Patients to control their own healthcare

Dr Marshall Hollister-Jones, of Tauranga’s Chadwick Healthcare, says patients managing their own healthcare online is the future. Supplied photo.

Patients managing their own healthcare online is the future says a Bay of Plenty GP – and the future is here.

Dr Marshall Hollister-Jones, of Tauranga’s Chadwick Healthcare, says his practice has been offering the ManageMyHealth website (by which patients can access their personal health records) for five years.

“I’ve been a vocal supporter of this technology locally for some time.

“We have over 2000 people registered and that number is increasing all the time.

“It’s turning patients from being passive recipients to being partners in, and driving, their own care. That means they are much more active and engaged. It’s a significant shift and leads to better results for the patients. It’s what the future will look like.”

Through the secure website patients can access information on things like: medications; diagnoses; immunisations history; test results; reminders – e.g. for your flu jab; booking appointments; lodging queries; changes in treatment. Enrolled patients simply have to sign up for the service.

And if you’ve ever closed your GP’s door and immediately thought ‘Now what did he say again?’ then ManageMyHealth can help.

Chadwick Healthcare has become the first practice regionally to upload records of all doctor’s visits onto the website.

“The doctor’s notes will be available after each appointment so patients can refer back to them,” says Marshall.

“Patients often have difficulty recalling the details of a consultation, so a written record provides a reminder, especially around agreed management plans or medication changes. It also offers a safety-net, in case the doctor has overlooked something. It’s all about transparency and doing what’s best for the patient.”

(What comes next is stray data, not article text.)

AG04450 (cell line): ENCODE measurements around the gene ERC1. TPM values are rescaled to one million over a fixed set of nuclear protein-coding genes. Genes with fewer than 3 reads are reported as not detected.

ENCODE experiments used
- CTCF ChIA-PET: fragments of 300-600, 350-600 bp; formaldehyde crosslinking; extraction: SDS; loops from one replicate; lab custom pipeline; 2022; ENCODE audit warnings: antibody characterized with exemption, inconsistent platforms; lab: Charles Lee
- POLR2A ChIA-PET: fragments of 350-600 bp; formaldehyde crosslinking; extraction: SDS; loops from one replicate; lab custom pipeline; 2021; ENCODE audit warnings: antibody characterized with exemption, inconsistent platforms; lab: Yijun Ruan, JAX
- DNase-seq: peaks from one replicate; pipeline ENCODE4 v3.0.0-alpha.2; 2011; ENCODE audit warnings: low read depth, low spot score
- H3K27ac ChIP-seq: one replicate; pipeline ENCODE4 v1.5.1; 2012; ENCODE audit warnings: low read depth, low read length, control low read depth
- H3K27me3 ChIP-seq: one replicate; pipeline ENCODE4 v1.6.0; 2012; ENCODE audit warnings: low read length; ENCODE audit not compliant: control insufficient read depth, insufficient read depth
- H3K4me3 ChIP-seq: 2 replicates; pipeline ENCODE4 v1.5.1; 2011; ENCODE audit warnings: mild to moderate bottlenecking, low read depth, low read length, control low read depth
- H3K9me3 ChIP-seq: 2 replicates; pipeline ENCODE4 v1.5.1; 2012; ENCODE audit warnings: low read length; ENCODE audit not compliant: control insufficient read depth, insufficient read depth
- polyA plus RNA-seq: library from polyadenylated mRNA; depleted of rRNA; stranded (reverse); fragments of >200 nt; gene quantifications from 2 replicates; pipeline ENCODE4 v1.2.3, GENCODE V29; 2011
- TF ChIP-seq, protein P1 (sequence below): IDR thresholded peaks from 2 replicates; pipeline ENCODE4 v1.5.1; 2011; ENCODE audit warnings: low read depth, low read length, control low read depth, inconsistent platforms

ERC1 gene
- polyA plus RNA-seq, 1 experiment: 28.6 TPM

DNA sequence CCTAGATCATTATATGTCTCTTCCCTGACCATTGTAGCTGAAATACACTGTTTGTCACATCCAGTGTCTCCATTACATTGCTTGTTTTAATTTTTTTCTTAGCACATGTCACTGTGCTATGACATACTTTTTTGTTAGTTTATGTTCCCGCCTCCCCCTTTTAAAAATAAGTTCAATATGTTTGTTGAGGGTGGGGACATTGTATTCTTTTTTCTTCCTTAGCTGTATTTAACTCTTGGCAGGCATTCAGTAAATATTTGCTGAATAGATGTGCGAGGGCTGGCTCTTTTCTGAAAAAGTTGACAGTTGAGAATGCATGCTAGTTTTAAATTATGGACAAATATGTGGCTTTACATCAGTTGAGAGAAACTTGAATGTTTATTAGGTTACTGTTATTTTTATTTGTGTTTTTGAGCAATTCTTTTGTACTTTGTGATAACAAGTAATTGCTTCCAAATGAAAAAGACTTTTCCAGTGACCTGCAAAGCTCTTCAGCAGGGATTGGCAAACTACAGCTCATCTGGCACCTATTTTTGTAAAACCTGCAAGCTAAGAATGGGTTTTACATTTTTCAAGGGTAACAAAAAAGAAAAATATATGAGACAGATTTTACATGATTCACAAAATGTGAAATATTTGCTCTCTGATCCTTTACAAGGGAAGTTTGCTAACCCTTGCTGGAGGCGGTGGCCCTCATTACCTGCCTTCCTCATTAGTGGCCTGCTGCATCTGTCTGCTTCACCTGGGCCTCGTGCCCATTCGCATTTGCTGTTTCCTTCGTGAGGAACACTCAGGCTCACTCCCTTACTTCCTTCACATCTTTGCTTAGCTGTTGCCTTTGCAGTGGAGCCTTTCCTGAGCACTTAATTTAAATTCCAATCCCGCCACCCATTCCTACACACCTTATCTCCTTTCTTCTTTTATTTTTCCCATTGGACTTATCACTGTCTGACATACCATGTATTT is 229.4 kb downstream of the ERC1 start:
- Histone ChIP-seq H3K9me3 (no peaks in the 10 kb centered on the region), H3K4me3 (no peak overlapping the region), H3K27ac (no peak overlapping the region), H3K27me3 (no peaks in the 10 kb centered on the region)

Kate and Jim Cater, who are Chadwick patients, say the website has already proven its worth in this and many other ways.

“Jim was given instructions by his skin specialist for treating a skin cancer,” says Kate.

“He either did not hear them or had so much to take in that he didn’t follow the instructions. When he read the specialist’s letter to the GP online he immediately realised what he should be doing.

“Often at the doctor there is a lot of information to take in and it’s easy to miss something. Having the facility to check is important, and must be particularly so for people who have difficult conditions/multiple medications/input from several professionals, etc.”

Kate and Jim even changed practices so they could access ManageMyHealth.

“We actually moved doctors because we wanted to have this facility. Our previous doctor was wonderful in every other way but didn’t offer ManageMyHealth so we decided to move to somewhere that did.

“Online is the way we do everything these days, shop online, bank online. So it just seems a logical progression to manage your health online. It saves everyone’s time.”


@By Seriously

Posted on 25-02-2018 17:59 | By Merlin

Have you used it at all.If you can not understand something all you have to do is ask.

Love ManageMyHealth

Posted on 13-02-2018 08:44 | By Chris

I’ve been using ManageMyHealth through my GP for the last few years. I can renew prescriptions, book appointments and view all my health records (including lab results) at any time. The service isn’t perfect, and could do with an overhaul (and speed upgrade), but it’s a very useful technology.

Sounds great, but ...

Posted on 13-02-2018 08:20 | By Seriously?

I foresee problems with patients who are not trained in the clinical field reading and interpreting doctors notes. This leave the notes open to misinterpretation by some patients trying to grasp the meaning of some clinical words - some words just the changing of one letter sends the diagnosis from one end of the scale to the other. Just opens up a huge can of worms. But the rest of the ManageMyHealth sounds great. In the end I think doctors notes should be for doctors, they should hold as much clinical information as they can in the case of doctors reading different doctors notes.

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